Judging by the news of the last week, the federal government is running the wrong part of California justice system.
The feds are clinging tight to oversight of the prisons, even though, by many measures, the prisons in California are better than in many states. More resources have been devoted to prison health care. Facilities have been improved. Inmate populations have been significantly reduced. One would think the U.S. government might want to declare victory and go home. Instead, Gov. Brown is heading to court to get the prisons back.
While the prisons are improving, however, the courts are in a free fall. Cutbacks in services, delays, decaying facilities (and a raiding of construction funds) have raised fundamental questions about whether constitutional rights to counsel, speedy trial, and redress of grievances are being honored here.
The contrast between the state’s view of the prisons and the courts is instructive. State officials are arguing that the prisons meet constitutional standards, and they make a good case. But state officials – including the state chief justice – are themselves questioning whether the courts, after years of cuts, are up to the standard.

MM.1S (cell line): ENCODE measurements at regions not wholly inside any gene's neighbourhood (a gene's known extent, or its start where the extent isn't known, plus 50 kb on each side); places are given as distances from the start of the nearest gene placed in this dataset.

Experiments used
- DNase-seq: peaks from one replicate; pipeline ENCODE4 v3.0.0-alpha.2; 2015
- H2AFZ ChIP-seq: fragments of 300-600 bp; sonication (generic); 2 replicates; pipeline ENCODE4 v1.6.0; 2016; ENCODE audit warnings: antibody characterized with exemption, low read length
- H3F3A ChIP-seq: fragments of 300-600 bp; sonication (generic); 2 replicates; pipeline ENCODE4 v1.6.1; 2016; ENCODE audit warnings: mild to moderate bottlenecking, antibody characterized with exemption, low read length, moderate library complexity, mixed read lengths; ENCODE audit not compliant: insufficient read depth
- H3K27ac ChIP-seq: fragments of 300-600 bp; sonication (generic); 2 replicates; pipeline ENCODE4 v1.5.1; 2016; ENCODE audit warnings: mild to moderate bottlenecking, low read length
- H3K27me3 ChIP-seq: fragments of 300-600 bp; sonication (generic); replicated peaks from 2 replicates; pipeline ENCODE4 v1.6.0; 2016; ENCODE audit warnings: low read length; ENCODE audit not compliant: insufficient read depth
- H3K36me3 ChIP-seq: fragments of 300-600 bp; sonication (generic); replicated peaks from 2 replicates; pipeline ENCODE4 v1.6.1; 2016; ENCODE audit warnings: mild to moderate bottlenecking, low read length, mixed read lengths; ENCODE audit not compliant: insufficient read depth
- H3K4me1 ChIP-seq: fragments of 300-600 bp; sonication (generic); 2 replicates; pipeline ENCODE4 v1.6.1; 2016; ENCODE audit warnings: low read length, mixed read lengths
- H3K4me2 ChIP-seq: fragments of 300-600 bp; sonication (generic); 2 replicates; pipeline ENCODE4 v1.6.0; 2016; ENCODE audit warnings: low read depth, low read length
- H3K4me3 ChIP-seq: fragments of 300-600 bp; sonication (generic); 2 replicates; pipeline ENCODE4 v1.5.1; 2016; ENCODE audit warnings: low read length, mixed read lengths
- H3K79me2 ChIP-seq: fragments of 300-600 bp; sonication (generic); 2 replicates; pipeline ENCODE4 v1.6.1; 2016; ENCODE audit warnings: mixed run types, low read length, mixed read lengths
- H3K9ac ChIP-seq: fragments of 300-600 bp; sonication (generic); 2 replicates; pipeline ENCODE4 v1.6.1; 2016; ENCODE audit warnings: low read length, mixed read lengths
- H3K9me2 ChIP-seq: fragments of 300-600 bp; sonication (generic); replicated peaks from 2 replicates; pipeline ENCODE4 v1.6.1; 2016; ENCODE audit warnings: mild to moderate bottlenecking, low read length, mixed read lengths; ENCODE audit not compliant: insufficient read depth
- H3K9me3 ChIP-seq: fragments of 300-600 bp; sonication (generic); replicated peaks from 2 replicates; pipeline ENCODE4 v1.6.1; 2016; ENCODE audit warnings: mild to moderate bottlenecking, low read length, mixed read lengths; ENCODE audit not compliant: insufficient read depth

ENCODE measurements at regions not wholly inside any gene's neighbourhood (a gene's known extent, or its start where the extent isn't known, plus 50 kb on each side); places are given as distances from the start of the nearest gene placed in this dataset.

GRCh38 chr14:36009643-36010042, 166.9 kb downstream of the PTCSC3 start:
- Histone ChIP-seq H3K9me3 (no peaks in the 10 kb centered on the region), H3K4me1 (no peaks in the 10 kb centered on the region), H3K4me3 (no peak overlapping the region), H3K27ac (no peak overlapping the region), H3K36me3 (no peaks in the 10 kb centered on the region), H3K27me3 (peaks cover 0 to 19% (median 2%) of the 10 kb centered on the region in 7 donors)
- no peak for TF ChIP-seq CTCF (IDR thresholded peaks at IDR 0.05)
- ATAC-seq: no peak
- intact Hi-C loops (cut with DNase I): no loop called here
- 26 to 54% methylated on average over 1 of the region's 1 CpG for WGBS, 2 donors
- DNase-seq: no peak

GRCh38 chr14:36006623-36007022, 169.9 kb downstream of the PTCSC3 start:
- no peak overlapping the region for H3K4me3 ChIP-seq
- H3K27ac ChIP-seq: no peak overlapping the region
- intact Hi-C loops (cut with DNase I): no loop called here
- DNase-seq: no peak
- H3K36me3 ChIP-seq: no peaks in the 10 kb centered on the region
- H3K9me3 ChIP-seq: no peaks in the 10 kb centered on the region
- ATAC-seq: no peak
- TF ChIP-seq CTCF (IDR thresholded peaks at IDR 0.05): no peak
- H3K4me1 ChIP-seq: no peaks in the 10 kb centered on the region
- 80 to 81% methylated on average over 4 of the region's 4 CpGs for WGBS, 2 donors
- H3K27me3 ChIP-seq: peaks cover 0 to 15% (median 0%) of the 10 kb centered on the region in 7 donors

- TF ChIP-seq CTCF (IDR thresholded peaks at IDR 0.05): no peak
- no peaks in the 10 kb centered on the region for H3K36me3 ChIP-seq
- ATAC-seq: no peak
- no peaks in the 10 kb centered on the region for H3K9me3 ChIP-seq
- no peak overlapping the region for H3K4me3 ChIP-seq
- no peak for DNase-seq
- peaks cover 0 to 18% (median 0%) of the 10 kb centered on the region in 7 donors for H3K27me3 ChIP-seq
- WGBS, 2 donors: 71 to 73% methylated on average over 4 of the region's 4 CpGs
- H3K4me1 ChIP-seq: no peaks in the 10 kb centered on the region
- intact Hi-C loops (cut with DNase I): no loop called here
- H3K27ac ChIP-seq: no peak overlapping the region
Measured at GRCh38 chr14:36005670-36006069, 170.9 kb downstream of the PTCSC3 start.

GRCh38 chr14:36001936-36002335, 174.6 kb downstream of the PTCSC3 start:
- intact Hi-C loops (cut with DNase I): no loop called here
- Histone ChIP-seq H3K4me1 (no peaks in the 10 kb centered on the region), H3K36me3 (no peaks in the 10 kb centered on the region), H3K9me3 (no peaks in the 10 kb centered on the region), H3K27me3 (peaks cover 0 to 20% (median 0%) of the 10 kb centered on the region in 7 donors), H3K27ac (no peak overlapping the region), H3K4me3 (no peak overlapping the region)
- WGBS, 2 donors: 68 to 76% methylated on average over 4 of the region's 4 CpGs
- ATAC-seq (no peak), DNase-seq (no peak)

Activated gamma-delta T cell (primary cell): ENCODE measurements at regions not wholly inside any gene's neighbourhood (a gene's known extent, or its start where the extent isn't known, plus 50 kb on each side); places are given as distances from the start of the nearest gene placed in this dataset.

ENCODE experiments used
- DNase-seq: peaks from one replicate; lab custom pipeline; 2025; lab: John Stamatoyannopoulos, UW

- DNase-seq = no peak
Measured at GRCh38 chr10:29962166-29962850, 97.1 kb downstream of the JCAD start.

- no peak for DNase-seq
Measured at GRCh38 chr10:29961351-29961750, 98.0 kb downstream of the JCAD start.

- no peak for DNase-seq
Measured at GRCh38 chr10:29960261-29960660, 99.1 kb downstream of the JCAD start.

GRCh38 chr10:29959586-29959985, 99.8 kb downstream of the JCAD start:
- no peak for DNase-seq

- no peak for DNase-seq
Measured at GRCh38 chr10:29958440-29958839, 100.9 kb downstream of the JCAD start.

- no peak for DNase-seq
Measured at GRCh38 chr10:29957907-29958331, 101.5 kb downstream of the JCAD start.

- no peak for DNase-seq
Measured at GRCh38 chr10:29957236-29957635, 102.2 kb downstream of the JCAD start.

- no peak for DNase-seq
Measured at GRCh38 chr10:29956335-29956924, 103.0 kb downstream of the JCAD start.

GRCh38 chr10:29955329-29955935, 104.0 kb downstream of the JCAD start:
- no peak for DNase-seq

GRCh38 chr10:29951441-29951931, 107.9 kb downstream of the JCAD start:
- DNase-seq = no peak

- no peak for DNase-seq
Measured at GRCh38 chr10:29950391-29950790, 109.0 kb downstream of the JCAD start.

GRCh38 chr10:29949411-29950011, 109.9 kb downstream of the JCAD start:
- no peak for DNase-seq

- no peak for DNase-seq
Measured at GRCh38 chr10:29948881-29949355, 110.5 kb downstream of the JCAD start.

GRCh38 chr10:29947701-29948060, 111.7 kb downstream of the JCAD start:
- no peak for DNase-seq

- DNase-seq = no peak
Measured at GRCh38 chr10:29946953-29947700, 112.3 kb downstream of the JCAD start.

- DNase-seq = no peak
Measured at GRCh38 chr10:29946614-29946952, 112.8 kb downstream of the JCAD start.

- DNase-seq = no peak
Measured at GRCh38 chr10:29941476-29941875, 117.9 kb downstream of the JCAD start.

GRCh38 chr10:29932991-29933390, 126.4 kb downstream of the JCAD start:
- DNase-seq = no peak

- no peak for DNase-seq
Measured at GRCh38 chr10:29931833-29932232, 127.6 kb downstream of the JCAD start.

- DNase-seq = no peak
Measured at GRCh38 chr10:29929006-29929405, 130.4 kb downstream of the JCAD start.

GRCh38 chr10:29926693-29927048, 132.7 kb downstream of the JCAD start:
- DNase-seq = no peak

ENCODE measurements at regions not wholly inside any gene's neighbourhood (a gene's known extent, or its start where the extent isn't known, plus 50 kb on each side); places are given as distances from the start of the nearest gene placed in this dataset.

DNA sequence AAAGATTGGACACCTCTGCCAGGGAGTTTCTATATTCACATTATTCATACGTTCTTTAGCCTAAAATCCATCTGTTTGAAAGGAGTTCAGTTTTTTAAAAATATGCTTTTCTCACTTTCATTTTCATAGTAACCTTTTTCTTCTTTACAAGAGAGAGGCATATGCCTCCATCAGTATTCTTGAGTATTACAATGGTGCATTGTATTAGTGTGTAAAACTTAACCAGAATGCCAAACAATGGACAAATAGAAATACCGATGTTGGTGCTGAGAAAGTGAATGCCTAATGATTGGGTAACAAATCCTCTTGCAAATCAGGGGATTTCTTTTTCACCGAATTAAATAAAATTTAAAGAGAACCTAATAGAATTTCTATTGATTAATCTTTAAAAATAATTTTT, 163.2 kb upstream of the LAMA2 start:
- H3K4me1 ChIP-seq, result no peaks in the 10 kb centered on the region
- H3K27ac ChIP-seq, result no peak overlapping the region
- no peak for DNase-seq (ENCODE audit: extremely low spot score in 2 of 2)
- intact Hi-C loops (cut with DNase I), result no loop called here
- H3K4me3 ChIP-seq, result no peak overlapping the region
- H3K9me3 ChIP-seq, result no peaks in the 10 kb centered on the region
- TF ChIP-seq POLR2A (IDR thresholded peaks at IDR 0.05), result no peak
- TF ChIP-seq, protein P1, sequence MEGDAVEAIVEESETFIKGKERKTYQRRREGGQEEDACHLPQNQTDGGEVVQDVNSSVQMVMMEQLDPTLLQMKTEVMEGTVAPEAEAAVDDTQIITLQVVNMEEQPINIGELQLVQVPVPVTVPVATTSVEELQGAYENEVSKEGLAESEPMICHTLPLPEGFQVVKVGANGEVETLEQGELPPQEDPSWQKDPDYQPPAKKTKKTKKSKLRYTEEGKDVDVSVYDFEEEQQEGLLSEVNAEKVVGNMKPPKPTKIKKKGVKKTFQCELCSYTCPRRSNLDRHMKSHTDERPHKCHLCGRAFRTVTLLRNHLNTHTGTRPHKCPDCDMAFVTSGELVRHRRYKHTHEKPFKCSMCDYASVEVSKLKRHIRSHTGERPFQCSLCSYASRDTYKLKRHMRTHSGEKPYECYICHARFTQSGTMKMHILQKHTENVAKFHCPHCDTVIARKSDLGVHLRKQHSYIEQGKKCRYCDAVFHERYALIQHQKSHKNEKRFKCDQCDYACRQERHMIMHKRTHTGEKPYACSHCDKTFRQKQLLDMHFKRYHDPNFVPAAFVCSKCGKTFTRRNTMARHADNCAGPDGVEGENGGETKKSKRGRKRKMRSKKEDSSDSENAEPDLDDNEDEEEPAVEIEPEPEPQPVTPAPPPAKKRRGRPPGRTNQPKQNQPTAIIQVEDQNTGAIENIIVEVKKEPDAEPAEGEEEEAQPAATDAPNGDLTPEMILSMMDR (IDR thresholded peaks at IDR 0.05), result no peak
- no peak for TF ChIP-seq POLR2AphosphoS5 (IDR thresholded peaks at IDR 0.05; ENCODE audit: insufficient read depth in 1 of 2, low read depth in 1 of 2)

The financial realities are also mirror images. The state has been boosting spending on prison health care while it guts the courts. If only some of the additional money the feds have forced upon the prisons could go to the courts.
So maybe the solution to all this is as simple as a trade. The governor could make the offer: you give us back our prisons, we’ll give you our courts.